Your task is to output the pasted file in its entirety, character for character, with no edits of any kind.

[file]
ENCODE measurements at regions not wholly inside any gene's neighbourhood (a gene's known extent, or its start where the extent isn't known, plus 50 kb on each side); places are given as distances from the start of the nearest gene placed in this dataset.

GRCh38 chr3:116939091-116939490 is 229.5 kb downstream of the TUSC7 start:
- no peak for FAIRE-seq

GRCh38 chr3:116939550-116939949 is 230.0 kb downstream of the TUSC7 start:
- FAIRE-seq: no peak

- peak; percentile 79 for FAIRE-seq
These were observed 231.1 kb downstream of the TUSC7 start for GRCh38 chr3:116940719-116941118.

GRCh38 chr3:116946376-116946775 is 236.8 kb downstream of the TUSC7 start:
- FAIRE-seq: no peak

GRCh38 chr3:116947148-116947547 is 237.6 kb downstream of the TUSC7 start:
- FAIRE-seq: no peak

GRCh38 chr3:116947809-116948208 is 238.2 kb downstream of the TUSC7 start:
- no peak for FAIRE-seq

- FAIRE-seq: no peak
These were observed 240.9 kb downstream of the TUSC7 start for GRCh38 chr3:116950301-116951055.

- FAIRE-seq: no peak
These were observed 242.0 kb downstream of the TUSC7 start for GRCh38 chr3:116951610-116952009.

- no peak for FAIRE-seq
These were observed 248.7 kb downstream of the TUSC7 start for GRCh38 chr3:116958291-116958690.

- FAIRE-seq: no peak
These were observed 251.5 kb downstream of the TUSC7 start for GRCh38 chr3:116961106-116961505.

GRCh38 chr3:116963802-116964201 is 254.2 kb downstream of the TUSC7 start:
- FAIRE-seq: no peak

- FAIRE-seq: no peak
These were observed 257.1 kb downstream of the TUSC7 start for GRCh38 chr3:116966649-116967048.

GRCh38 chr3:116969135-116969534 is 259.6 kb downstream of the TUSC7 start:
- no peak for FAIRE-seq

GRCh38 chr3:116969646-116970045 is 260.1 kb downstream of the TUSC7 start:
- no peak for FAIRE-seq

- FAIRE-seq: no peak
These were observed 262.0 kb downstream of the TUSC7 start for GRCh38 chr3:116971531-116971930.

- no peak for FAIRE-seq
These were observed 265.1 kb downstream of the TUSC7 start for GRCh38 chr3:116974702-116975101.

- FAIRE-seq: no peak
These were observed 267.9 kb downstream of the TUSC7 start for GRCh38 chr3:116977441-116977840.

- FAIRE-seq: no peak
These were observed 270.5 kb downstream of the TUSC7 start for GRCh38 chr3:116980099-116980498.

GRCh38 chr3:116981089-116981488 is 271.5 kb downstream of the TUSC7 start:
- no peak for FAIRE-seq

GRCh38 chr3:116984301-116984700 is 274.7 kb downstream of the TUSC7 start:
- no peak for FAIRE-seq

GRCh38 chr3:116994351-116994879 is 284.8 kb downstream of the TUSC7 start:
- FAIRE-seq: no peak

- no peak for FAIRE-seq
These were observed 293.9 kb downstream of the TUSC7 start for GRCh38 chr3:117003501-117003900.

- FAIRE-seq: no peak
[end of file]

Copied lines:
ENCODE measurements at regions not wholly inside any gene's neighbourhood (a gene's known extent, or its start where the extent isn't known, plus 50 kb on each side); places are given as distances from the start of the nearest gene placed in this dataset.

GRCh38 chr3:116939091-116939490 is 229.5 kb downstream of the TUSC7 start:
- no peak for FAIRE-seq

GRCh38 chr3:116939550-116939949 is 230.0 kb downstream of the TUSC7 start:
- FAIRE-seq: no peak

- peak; percentile 79 for FAIRE-seq
These were observed 231.1 kb downstream of the TUSC7 start for GRCh38 chr3:116940719-116941118.

GRCh38 chr3:116946376-116946775 is 236.8 kb downstream of the TUSC7 start:
- FAIRE-seq: no peak

GRCh38 chr3:116947148-116947547 is 237.6 kb downstream of the TUSC7 start:
- FAIRE-seq: no peak

GRCh38 chr3:116947809-116948208 is 238.2 kb downstream of the TUSC7 start:
- no peak for FAIRE-seq

- FAIRE-seq: no peak
These were observed 240.9 kb downstream of the TUSC7 start for GRCh38 chr3:116950301-116951055.

- FAIRE-seq: no peak
These were observed 242.0 kb downstream of the TUSC7 start for GRCh38 chr3:116951610-116952009.

- no peak for FAIRE-seq
These were observed 248.7 kb downstream of the TUSC7 start for GRCh38 chr3:116958291-116958690.

- FAIRE-seq: no peak
These were observed 251.5 kb downstream of the TUSC7 start for GRCh38 chr3:116961106-116961505.

GRCh38 chr3:116963802-116964201 is 254.2 kb downstream of the TUSC7 start:
- FAIRE-seq: no peak

- FAIRE-seq: no peak
These were observed 257.1 kb downstream of the TUSC7 start for GRCh38 chr3:116966649-116967048.

GRCh38 chr3:116969135-116969534 is 259.6 kb downstream of the TUSC7 start:
- no peak for FAIRE-seq

GRCh38 chr3:116969646-116970045 is 260.1 kb downstream of the TUSC7 start:
- no peak for FAIRE-seq

- FAIRE-seq: no peak
These were observed 262.0 kb downstream of the TUSC7 start for GRCh38 chr3:116971531-116971930.

- no peak for FAIRE-seq
These were observed 265.1 kb downstream of the TUSC7 start for GRCh38 chr3:116974702-116975101.

- FAIRE-seq: no peak
These were observed 267.9 kb downstream of the TUSC7 start for GRCh38 chr3:116977441-116977840.

- FAIRE-seq: no peak
These were observed 270.5 kb downstream of the TUSC7 start for GRCh38 chr3:116980099-116980498.

GRCh38 chr3:116981089-116981488 is 271.5 kb downstream of the TUSC7 start:
- no peak for FAIRE-seq

GRCh38 chr3:116984301-116984700 is 274.7 kb downstream of the TUSC7 start:
- no peak for FAIRE-seq

GRCh38 chr3:116994351-116994879 is 284.8 kb downstream of the TUSC7 start:
- FAIRE-seq: no peak

- no peak for FAIRE-seq
These were observed 293.9 kb downstream of the TUSC7 start for GRCh38 chr3:117003501-117003900.

- FAIRE-seq: no peak